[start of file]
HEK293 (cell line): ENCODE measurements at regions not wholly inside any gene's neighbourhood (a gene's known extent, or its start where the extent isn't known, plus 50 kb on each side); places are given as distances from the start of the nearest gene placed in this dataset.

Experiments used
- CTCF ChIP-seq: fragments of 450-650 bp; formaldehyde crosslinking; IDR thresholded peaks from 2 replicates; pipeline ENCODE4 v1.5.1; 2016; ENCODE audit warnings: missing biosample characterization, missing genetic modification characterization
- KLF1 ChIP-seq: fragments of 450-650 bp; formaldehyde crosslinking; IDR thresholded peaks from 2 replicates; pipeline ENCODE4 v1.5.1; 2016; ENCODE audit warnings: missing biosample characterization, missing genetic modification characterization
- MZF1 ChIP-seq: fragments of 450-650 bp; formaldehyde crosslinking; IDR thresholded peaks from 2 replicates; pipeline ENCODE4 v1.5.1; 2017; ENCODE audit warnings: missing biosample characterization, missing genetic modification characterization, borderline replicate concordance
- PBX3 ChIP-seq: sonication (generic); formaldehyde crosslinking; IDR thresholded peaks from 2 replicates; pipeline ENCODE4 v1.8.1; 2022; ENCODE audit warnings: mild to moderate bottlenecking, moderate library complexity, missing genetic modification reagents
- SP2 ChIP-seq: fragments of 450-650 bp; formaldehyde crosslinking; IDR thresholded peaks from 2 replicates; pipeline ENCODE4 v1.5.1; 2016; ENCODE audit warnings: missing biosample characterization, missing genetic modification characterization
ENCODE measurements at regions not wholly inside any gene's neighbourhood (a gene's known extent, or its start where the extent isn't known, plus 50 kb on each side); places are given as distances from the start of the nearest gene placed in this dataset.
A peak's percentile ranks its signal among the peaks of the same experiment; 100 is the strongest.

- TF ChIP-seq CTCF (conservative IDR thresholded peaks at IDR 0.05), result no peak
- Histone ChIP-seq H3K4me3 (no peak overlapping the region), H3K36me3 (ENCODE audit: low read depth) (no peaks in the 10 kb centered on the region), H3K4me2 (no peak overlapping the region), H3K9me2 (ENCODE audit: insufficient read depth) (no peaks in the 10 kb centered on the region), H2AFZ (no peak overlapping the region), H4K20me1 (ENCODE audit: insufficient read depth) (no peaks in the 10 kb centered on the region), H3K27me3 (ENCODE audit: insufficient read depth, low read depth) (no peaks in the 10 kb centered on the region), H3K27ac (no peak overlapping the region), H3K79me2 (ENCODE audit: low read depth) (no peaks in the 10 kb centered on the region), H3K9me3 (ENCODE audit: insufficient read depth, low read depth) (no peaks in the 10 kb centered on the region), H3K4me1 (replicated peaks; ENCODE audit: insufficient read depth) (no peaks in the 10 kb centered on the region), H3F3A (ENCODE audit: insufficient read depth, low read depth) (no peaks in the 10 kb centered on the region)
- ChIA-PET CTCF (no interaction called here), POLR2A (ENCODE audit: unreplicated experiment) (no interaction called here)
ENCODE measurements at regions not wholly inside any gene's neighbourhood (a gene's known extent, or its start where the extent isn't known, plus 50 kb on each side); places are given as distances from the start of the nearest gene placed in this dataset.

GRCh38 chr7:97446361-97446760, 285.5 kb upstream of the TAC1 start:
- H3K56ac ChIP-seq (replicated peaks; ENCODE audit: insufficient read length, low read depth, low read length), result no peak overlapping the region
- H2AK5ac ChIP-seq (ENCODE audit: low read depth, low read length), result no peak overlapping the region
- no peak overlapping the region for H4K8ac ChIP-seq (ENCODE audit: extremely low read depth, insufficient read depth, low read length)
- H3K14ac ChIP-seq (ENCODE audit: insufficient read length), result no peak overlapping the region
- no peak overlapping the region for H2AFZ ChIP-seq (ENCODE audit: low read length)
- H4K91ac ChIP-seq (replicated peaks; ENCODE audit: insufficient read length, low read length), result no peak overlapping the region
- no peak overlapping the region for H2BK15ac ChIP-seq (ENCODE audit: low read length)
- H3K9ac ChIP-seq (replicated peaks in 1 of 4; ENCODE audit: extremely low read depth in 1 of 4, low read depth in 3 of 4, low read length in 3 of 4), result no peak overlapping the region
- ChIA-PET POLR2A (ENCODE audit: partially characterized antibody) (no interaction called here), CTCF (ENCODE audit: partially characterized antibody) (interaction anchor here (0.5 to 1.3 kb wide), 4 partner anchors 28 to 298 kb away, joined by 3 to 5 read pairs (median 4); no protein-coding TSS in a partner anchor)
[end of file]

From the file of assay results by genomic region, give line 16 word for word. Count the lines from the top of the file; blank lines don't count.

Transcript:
- H2AK5ac ChIP-seq (ENCODE audit: low read depth, low read length), result no peak overlapping the region